|what I may look like in twenty-four hours|
I was the victim of a freak accident at the very end of my workday earlier this evening, and now I'm in extreme pain. I didn't bother to fill a prescription for pain meds because I didn't think they would be needed. Suffice it to say that I was wrong. Dead wrong.
My supervising resident and I were going over charts. My presence isn't really needed in order for him to go over the charts, as the guy does not allow me to actually write anything in a patient's chart, but he has been unbelievably reluctant to allow me to leave before his workday has finished even though my workday has usually started roughly two hours before his began. He invents work for me so that he can justify making me stay. He asked me to read all of the charts before he made notations and to comment. He then made his notations and asked me to read them. In most cases he wrote down what I said verbatim. The activity was a complete waste of my time.
For some reason unbeknownst to me, the resident had his laptop in the physicians' computer pod. Residents don't usually need their personal laptops, but his was there, plugged in and charging. As he was finishing up, he picked up his laptop, apparently forgetting that it was plugged in. The adapter part of the charger flew off the table on which it had been resting. It swung and hit my left lateral malleolus (the wide protuberance of the fibula where it reaches the ankle) very hard and probably, judging from the residual bruise, struck my ankle with one of its edges. It was a relatively flukish occurrence -- probably not even in the top five of flukish accidents involving me, but still a rather freak happening. I don't think the two of us could recreate the mishap with the same outcome if we attempted it a hundred times.
My immediate reaction to the rendezvous between my fibula and the resident's charger was to fall to the floor, clutching my ankle, and to let loose with a string of expletives. The resident was at first taken aback by my choice of words and by the volume at which I unleashed them, and lost no time in rebuking me for having risked offending someone. Then another resident standing nearby took a closer look at my ankle and said it appeared to be broken. "No fucking way!" the supervising resident blurted out at roughly twice the volume I used in my expletive rant. I can only assume that the degree of affront caused by the utterance of expletives is to be considered inversely proportional to the importance of the person from whose mouth they emerge.
My supervising resident knelt to look at my ankle. "With ankles the size of yours, " he rationalized, "you really should keep them covered for your own protection. My charger could not have hit you that hard. This was not my fault.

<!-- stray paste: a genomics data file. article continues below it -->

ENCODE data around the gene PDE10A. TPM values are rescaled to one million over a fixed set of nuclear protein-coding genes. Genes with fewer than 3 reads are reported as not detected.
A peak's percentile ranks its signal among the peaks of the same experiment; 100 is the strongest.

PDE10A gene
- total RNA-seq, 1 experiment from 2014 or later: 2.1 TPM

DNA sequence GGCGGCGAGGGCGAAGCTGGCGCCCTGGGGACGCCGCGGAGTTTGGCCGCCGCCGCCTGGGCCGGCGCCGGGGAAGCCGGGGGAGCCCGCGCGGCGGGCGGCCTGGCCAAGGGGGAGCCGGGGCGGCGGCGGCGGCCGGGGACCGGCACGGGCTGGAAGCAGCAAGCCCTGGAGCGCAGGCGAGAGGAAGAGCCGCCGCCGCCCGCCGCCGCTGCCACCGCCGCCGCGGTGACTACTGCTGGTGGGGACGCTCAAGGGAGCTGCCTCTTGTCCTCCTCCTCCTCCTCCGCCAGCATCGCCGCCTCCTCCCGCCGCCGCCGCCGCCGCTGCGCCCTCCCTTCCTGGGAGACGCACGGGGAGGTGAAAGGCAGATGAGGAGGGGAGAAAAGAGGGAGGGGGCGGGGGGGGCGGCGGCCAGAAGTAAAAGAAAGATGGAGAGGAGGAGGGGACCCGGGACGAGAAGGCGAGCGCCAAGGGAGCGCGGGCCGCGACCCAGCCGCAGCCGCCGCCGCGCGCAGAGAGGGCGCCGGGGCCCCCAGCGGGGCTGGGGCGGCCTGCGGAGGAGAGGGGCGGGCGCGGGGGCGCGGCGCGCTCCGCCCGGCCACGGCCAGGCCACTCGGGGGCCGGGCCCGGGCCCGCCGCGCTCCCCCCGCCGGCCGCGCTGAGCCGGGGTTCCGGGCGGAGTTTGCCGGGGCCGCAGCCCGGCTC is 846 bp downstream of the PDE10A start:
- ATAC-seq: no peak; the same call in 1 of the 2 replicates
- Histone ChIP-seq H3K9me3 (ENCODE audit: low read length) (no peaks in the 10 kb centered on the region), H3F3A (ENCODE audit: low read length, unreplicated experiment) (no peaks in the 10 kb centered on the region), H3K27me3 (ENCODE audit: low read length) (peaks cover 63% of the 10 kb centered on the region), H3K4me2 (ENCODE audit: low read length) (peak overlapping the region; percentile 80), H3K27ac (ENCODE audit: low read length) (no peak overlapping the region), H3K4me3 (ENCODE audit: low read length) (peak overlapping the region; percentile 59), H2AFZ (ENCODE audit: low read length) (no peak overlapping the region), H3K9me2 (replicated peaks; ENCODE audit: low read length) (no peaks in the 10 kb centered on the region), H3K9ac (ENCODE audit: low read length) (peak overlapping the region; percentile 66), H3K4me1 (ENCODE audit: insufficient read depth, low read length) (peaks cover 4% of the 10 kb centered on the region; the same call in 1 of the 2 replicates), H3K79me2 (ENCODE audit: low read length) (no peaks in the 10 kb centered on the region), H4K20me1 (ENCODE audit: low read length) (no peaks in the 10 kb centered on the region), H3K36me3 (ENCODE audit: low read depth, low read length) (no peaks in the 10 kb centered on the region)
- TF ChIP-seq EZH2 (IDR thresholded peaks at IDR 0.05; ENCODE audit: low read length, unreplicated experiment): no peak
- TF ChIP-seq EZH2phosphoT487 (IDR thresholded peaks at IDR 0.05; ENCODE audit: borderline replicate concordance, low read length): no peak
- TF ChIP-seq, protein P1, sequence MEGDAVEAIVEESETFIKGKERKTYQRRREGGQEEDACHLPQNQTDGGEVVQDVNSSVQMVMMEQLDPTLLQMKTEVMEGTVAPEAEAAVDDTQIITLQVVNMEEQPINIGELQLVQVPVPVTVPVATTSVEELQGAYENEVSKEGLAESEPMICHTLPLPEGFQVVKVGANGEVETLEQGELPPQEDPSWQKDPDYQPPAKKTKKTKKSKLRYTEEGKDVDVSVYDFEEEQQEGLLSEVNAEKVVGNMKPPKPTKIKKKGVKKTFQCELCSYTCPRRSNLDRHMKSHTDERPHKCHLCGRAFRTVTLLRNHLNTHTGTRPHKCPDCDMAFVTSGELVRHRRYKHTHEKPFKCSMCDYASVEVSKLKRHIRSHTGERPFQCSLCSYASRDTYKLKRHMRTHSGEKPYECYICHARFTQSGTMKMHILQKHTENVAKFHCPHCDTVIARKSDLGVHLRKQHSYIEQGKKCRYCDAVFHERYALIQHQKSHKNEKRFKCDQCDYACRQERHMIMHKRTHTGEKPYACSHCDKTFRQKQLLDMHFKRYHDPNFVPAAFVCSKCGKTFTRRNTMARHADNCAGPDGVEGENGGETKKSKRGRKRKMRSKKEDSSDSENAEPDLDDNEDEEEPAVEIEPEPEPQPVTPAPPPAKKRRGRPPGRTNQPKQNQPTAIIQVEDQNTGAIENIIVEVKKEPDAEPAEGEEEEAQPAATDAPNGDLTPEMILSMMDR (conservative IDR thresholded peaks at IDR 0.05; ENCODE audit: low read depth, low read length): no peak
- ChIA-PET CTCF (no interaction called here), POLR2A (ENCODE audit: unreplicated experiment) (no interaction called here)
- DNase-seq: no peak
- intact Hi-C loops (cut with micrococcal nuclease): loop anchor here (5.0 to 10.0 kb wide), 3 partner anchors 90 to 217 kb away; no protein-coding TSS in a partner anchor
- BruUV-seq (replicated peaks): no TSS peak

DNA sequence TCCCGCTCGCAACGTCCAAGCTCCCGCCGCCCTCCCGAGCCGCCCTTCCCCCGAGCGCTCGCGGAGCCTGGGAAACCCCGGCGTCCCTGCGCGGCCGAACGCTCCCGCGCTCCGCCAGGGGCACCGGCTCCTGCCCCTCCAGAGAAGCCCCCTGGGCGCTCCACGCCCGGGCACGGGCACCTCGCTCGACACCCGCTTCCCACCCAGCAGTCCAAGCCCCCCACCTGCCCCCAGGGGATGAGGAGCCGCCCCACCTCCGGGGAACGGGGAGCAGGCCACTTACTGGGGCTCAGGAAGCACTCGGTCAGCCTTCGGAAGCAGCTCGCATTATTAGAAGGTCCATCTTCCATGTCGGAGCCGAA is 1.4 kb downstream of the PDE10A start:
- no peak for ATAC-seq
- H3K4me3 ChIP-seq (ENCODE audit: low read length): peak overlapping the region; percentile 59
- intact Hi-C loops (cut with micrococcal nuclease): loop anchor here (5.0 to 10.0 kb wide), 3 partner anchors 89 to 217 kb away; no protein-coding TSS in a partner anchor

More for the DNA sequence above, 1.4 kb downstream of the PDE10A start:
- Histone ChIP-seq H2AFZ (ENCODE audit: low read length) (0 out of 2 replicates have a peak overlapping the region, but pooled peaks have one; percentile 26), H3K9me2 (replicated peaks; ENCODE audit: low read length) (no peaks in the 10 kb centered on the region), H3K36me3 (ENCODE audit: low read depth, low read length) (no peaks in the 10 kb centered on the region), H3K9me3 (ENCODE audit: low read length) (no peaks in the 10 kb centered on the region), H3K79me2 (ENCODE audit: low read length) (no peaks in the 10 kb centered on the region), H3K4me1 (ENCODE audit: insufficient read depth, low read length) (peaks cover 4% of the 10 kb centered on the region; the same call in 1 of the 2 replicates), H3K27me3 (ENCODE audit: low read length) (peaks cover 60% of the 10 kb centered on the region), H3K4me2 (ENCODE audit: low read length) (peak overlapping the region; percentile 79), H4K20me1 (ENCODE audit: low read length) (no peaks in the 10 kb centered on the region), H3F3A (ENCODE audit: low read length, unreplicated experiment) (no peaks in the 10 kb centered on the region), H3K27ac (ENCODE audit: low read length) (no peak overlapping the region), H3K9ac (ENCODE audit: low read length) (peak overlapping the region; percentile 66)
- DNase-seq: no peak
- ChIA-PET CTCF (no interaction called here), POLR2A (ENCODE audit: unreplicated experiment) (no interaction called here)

You have defective bones."
"Way to blame the victim, spaz," another resident contributed.
Someone sent a nurse for a wheelchair and someone else got ice. I was taken to radiology and wheeled in ahead of God knows how many people who were waiting. I suppose there should be some advantage to having been maimed by a senior resident. A technician quickly took the necessary shots of my leg. The films were ready almost immediately. The residents huddled around them. My supervising resident was incredulous at what he saw. "It had to have been broken before my charger hit her!" he insisted.
"Right," another resident responded. "Your charger just happened to hit her foot in exactly the place where the bone had previously been broken. She managed to work all day on a broken fibula without once complaining about it. You realize how stupid that sounds, don't you?"
The supervising resident then turned to me. "You know I didn't do this on purpose, I hope," he told me.
I laughed. "You couldn't have done it on purpose if you had tried," I answered.
The jerk actually argued that he could have purposely have done it if he had tried. I didn't even engage him. I looked away and let him talk to the wall. It's the same moron who insisted that there's no such thing as perfect pitch. He would argue with a cadaver if there were no live body present.
"I'm really sorry," he said for the first time.
I accepted his apology. Someone went to show the X-ray to the orthopedic resident who was on the floor. I was moved from the X-ray room to an empty exam table. The orthopedic resident came in and poked and prodded, then felt my toes to ensure that the blood supply was getting through. He told someone to put a temporary cast on it and said I needed to be seen in two days. He said that someone needed to give me a prescription for hydrocodone. I said I wouldn't need it. He told me to fill it anyway. I didn't.
He was right and I was wrong. I've been awake with my entire leg throbbing all night. I suspect that in addition to the fracture, I did some additional damage when I fell. Matthew has to be at work at 6:30. He will drop my prescription off then. I'll get someone to bring the goods here for me.
The resident told me not even to think about showing up tomorrow (which is now today). Someone drove me home in my car. I'm not sure how the person got back, but I don't him lurking outside, so I assume that someone must have picked him up.
I've been watching youtube videos all night in a futile attempt to distract myself from the pain. I had forgotten how much fractures hurt. I still think I'd take a fracture over a perforated intestine as long as it's not a spine, skull, hip, or pelvis fracture, but it's far from a fun way to spend an evening. I don't plan to be in pain tomorrow night. By this time tomorrow I will probably have kaleidoscope eyes.